As we’ve been mentioning in our daily thoughts on the U.S. stock market, the tech sector has gotten a little too far ahead of itself. Its recent rally has outperformed that of the S&P’s and other sectors’. This is normal for bull markets. Every bull market needs its “story” stocks (“we’re changing the world, this is a trillion dollar industry” blah blah blah). Tech has been the story sector since the 1980s.
Perhaps the tech sector (etf XLK) will mean revert and make a small correction. Who knows. We’d like to see if declines in the tech sector preceded any of the S&P’s small corrections since this bull market began (March 2009). If tech falls before the S&P, then perhaps we can use tech declines to predict the S&P’s small corrections.
*We used the S&P’s start dates and end dates for corrections.
*The correlation between the S&P and tech (NASDAQ) was very random in the 1990s for one simple reason. During the 1990s (and especially the late 1990s), tech stocks would often rally while the broader Dow Jones or S&P would fall! This is because many investors at the time believed that “new economy” tech companies would annihilate “old economy” brick and mortar companies. So the thinking was “what’s good for tech stocks must be bad for non-tech stocks”.
*We used XLK instead of NASDAQ because not all NASDAQ stocks are tech stocks.
November 3 2015 – February 11 2016
The S&P fell 14.4% during this time. Meanwhile, XLK (tech sector ETF) actually made a double top on December 4, one month after the S&P had already topped!
Here’s XLK’s chart.
May 20 – August 24, 2015
The S&P fell 12.5% during this time, and most of the decline happened from August 19-24. Once again, XLK made a double top on July 20 (the S&P was 1% away from making a double top as well).
Here’s XLK’s chart.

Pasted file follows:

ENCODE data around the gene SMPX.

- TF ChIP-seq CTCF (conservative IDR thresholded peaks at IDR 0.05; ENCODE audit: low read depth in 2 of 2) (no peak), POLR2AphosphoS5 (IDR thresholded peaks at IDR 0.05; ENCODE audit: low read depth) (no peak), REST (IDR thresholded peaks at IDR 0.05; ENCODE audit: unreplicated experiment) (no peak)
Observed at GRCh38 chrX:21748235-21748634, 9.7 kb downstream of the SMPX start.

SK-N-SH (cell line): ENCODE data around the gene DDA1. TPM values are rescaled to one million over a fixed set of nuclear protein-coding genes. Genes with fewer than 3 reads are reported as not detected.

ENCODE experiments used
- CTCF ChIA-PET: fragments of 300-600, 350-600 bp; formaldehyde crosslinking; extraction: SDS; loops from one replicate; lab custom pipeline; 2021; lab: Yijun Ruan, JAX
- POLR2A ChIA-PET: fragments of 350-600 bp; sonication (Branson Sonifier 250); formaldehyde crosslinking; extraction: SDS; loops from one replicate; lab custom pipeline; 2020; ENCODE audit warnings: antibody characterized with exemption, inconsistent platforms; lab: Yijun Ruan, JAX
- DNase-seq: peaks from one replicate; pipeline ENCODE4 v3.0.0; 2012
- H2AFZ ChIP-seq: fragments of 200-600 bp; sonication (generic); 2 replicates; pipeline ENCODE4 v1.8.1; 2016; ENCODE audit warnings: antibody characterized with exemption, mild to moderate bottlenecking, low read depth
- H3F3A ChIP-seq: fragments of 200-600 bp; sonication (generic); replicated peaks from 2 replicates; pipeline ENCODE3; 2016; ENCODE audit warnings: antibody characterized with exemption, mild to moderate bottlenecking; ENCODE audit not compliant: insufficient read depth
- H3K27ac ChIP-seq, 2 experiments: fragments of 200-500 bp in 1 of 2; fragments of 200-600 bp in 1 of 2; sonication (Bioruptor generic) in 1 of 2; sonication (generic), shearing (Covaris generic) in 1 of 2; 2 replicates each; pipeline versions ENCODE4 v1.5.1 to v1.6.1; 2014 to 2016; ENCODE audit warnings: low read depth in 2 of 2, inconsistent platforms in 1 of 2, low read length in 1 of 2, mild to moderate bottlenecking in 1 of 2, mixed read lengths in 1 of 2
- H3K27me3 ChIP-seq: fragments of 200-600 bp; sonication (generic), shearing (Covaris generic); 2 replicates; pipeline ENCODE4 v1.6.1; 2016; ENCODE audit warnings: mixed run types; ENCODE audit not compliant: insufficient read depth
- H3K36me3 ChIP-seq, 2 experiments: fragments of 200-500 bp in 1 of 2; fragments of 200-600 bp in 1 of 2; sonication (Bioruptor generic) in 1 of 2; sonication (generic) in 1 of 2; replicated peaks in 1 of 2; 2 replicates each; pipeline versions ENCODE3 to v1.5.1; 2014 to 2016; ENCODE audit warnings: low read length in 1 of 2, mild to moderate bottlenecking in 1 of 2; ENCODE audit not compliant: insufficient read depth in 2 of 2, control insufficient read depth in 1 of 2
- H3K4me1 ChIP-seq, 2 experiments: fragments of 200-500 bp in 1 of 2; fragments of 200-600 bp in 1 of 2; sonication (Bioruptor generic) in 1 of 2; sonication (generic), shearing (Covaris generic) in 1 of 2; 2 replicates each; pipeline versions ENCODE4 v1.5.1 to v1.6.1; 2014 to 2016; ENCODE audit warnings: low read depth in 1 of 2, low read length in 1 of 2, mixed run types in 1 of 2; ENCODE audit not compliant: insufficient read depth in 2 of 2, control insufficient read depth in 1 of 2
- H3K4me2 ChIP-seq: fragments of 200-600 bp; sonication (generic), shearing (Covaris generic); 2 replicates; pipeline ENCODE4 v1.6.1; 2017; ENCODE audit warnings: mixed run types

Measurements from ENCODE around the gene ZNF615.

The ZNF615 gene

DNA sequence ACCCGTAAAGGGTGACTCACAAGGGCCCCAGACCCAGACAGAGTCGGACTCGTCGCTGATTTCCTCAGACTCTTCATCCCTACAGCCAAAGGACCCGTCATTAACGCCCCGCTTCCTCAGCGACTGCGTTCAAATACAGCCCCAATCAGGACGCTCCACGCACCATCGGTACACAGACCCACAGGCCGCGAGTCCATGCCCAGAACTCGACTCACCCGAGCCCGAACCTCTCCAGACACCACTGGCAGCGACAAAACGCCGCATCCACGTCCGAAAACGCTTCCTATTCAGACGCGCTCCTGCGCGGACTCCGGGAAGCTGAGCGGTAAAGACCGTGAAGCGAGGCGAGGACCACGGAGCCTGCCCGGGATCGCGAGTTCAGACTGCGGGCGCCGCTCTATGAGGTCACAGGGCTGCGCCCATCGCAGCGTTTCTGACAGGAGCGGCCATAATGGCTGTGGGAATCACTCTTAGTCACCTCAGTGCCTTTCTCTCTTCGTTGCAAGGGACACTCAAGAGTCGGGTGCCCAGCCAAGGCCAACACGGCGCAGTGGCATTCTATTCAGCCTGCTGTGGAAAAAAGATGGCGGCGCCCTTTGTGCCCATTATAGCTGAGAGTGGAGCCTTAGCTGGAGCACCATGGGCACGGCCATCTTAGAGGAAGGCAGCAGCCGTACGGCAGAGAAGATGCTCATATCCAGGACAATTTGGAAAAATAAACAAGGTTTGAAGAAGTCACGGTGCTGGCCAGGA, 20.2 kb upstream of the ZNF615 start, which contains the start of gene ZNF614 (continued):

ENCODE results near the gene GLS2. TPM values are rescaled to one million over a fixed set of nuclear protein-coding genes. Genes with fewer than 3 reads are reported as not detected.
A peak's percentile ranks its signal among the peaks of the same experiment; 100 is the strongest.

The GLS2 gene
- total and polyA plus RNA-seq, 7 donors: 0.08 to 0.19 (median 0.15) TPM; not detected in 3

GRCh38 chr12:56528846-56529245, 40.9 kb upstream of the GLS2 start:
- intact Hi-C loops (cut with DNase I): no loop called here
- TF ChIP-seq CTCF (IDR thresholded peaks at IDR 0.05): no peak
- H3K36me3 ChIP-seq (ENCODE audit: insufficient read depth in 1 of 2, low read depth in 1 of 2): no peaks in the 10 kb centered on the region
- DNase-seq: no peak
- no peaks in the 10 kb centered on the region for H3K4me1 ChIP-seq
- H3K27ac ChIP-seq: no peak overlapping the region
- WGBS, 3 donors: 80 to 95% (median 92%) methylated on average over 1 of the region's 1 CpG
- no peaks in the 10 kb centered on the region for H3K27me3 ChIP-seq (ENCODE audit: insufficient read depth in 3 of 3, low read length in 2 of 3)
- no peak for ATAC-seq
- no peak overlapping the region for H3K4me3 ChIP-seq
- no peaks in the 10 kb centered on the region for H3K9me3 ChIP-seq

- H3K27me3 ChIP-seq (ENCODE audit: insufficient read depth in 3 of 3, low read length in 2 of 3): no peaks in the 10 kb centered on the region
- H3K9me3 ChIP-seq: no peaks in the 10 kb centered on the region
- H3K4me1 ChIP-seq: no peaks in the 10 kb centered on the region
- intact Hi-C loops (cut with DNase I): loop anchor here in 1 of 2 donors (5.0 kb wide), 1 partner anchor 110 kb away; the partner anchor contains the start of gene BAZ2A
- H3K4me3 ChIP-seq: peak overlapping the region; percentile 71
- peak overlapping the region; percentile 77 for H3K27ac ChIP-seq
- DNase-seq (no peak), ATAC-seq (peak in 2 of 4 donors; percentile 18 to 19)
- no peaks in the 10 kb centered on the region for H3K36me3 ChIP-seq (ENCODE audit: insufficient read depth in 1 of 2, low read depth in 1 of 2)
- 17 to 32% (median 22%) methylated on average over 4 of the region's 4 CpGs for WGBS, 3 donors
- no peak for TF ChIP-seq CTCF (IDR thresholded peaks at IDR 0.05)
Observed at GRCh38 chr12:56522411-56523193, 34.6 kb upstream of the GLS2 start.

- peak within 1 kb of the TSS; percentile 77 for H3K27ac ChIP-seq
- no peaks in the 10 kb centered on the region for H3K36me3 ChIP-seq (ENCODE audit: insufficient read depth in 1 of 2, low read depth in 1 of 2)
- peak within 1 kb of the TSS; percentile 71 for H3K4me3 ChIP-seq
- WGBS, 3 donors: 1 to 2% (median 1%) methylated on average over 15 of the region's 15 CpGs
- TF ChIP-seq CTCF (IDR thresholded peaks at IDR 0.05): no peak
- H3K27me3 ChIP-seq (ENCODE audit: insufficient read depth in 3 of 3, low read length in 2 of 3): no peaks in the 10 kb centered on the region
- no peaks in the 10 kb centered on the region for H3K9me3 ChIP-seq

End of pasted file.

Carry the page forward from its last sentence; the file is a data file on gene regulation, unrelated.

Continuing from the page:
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September 19 – October 15, 2014
The S&P fell 9.8% in a vertical line. The tech sector peaked and bottomed on the exact same days as the S&P. XLK fell 9.9%, identical to the magnitude of the S&P’s decline.
The following is XLK’s chart.
January 15 – February 3, 2014
This was a very small correction in which the S&P only fell 6%. Tech’s decline completely mirrored the S&P’s decline. XLK fell 5.9%.
This is XLK.
May 22 – June 24, 2013
The S&P made a 7.5% correction while XLK made a 7.3% correction. XLK’s price moved in lockstep with the S&P’s price movements.
Here’s XLK during this correction.
September 14 – November 11, 2012
This was a very interesting case. The S&P fell 7.9% while the tech sector fell 14.2%! The tech sector fell in earnest while the S&P almost made a triple top from September to mid-October.
This correction was driven by the bursting of Apple’s bubble. Apple soared in late-2011 and 2012. After a massive run up, Apple’s stock finally started to crater in September 2012. Apple’s crash caused the tech sector to lead the S&P’s correction.
First is XLK’s daily bar chart, 2nd is Apple’s weekly bar chart.
April 2 – June 4, 2012
The S&P fell 10.9% while XLK fell a similar 11.6%. XLK’s individual waves were very similar to the S&P’s individual waves during this correction.
This was an interesting case in which the tech sector led the broad stock index’s decline. The S&P made a small correction from mid-January to mid-February 2011. Then it rallied to a new high before making a big correction from early-June to early-October 2011.
However, XLK peaked in mid-February 2011! Tech made a small correction with the S&P from mid-January to mid-February. But in the subsequent rally, XLK failed to make a new high while the S&P did. From top to bottom XLK fell 17%, which was a few percent less than the S&P did.
This is XLK.
April 26 – July 1, 2010
The S&P made a big correction (17.1%). Tech’s correction began and ended on the exact same dates. XLK also fell 17.1%.
January 19 – February 5, 2010
The S&P fell 9.2%. However, XLK led this correction. The tech sector started to fall since January 5, even though the S&P went up until January 19. XLK fell 11.1% (more than the S&P).
June 11 – July 8, 2009
After rising a lot from the March 2009 bottom, the S&P made a 9% correction. XLK made a 7.9% correction that started and began on the exact same dates.
As you can see, the tech sector cannot be used to predict the S&P’s small or big corrections.
- Sometimes tech’s decline would lead the S&P’s decline.
- Most of the time the tech sector and the S&P would fall together.
- Sometimes tech would make a double top or go higher even though he S&P had already begun its correction.